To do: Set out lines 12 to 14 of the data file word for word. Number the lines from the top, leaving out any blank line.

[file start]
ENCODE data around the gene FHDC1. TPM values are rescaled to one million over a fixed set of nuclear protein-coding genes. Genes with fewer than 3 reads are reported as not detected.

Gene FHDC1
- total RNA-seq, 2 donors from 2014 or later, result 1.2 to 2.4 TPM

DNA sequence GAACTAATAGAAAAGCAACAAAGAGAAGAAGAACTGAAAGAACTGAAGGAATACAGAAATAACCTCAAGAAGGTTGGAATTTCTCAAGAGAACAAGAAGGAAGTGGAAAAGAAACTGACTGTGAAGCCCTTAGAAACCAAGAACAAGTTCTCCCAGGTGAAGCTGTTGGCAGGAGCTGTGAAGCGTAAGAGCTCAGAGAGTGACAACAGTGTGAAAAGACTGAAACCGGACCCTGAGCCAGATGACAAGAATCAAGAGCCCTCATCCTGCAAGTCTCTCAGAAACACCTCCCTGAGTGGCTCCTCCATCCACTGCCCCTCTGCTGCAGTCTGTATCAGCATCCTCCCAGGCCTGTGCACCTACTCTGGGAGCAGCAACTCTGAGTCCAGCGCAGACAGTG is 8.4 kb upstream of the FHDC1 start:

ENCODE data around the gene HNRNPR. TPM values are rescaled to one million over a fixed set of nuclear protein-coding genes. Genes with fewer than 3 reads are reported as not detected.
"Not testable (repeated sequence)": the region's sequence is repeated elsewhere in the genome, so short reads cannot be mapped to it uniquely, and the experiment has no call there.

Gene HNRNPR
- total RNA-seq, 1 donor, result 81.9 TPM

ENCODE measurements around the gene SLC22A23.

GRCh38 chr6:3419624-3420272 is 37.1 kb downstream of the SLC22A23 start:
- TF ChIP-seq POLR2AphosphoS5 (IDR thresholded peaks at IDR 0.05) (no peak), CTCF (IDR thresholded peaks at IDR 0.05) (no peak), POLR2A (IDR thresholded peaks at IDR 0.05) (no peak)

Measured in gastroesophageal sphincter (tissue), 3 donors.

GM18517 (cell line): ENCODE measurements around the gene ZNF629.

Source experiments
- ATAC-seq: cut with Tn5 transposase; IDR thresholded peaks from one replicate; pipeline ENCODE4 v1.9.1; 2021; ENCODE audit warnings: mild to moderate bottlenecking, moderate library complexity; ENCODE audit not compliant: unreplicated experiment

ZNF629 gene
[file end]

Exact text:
Measured in gastroesophageal sphincter (tissue), 3 donors.

GM18517 (cell line): ENCODE measurements around the gene ZNF629.

Source experiments